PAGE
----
An adaptive current reversal comparator for synchronous switching regulator comparison circuit for use in a switching regulator is provided. The comparison circuit includes a voltage offset that is used at least in part to compensate for a propagation delay of the comparison circuit. The switching regulator includes an inductor and a synchronous transistor. The comparison circuit also includes a timing circuit that provides a threshold amount of time and an offset adjustment circuit. The offset adjustment circuit preferably decreases the voltage offset of the comparison circuit when a synchronous transistor control signal transitions to an OFF state more than the threshold amount of time prior to the discharge of an inductor. The comparison circuit also increases the voltage offset of the comparison circuit when the synchronous control signal transitions to an OFF state more than the threshold amount of time following the discharge of the inductor.

Description

    BACKGROUND OF THE INVENTION
  • [0001]
    This invention relates to voltage regulators. More specifically this invention relates to switching regulators with synchronous rectification.
  • [0002]
    A synchronous switching regulator typically includes a first transistor that is ON during a first portion of a switching cycle and a second transistor that is ON during a second portion of the switching cycle. During the first portion of the switching cycle, the first transistor conducts between a power supply and an inductor. The second transistor is typically OFF during the first portion of the cycle. In the first portion of the cycle, power is transmitted from the power supply through the first transistor to the inductor (which in turn is typically coupled to a load and/or load capacitor). During a second portion of the cycle, the second transistor, which may be referred to herein as the synchronous transistor, turns ON and couples ground (or some other suitable reference voltage) to the end of the inductor that is not coupled to the load. In certain parts of the switching cycle, both transistors may be OFF and the end of the inductor not coupled to the load may, in fact, be floating.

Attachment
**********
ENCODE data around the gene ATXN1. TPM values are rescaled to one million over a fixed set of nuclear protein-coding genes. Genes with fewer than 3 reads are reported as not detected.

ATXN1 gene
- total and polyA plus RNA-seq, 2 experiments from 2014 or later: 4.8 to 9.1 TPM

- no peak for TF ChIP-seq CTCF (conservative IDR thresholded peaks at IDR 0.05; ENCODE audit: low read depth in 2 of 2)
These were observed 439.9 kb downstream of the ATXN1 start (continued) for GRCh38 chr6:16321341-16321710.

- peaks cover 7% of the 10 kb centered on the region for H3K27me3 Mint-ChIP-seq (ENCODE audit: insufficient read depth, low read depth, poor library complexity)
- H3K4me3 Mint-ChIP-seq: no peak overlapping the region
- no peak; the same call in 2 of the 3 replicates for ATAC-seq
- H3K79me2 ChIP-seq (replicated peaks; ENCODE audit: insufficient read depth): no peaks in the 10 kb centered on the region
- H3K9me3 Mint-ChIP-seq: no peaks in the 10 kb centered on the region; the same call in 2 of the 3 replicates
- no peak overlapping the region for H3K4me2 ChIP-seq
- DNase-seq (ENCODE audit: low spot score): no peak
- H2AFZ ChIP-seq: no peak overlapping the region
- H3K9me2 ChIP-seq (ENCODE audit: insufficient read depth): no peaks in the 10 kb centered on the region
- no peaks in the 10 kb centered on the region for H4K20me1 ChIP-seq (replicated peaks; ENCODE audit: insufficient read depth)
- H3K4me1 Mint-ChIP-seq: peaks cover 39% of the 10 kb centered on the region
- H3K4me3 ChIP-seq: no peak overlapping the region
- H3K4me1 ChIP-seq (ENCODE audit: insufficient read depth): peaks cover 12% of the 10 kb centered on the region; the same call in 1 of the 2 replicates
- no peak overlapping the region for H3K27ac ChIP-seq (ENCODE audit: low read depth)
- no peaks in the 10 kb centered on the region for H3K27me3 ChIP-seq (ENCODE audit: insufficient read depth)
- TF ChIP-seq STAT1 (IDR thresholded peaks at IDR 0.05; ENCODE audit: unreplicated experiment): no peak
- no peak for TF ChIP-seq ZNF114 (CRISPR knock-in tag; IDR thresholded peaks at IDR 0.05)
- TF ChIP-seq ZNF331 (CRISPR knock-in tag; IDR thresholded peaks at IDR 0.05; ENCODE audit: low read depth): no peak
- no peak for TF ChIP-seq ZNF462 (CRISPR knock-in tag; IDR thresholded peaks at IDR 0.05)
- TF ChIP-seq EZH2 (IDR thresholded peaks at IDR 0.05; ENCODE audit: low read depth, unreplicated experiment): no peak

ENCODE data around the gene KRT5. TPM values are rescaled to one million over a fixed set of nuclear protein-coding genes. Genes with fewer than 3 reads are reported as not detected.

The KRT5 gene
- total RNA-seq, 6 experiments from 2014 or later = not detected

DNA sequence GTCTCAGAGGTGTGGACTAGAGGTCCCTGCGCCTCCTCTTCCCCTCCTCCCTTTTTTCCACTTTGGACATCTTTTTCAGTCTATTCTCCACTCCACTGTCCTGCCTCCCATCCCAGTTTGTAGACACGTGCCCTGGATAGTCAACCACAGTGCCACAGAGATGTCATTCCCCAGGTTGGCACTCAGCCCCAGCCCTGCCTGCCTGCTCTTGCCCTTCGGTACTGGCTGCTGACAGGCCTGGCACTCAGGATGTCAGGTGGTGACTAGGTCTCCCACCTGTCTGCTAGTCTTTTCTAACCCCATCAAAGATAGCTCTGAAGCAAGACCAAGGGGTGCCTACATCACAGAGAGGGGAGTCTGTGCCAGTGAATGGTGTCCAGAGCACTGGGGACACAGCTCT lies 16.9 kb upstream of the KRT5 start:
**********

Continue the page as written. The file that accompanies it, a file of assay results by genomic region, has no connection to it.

• [0003]
    Switching regulators with synchronous rectification preferably require a comparator, or for the purposes of this application other suitable comparison circuit, that monitors current reversal across the synchronous transistor. An ideal comparator with zero propagation delay would simply trip—i.e., change from a first output state to a second output state—when a sign reversal is detected across the synchronous transistor. The output of the comparator is used to control the operation of the second transistor.
  • [0004]